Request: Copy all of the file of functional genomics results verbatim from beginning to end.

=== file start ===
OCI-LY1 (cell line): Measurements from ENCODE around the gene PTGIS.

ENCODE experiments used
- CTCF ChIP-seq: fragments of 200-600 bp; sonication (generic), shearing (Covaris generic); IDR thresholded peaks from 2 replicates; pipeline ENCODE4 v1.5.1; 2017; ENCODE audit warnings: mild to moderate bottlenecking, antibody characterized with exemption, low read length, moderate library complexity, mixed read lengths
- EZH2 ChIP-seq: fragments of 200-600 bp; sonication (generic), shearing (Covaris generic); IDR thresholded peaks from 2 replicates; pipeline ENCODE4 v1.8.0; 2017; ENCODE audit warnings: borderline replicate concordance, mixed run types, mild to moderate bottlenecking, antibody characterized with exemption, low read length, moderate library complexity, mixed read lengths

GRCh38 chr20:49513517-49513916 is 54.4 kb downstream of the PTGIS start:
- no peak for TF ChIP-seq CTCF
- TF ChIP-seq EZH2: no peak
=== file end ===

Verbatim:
OCI-LY1 (cell line): Measurements from ENCODE around the gene PTGIS.

ENCODE experiments used
- CTCF ChIP-seq: fragments of 200-600 bp; sonication (generic), shearing (Covaris generic); IDR thresholded peaks from 2 replicates; pipeline ENCODE4 v1.5.1; 2017; ENCODE audit warnings: mild to moderate bottlenecking, antibody characterized with exemption, low read length, moderate library complexity, mixed read lengths
- EZH2 ChIP-seq: fragments of 200-600 bp; sonication (generic), shearing (Covaris generic); IDR thresholded peaks from 2 replicates; pipeline ENCODE4 v1.8.0; 2017; ENCODE audit warnings: borderline replicate concordance, mixed run types, mild to moderate bottlenecking, antibody characterized with exemption, low read length, moderate library complexity, mixed read lengths

GRCh38 chr20:49513517-49513916 is 54.4 kb downstream of the PTGIS start:
- no peak for TF ChIP-seq CTCF
- TF ChIP-seq EZH2: no peak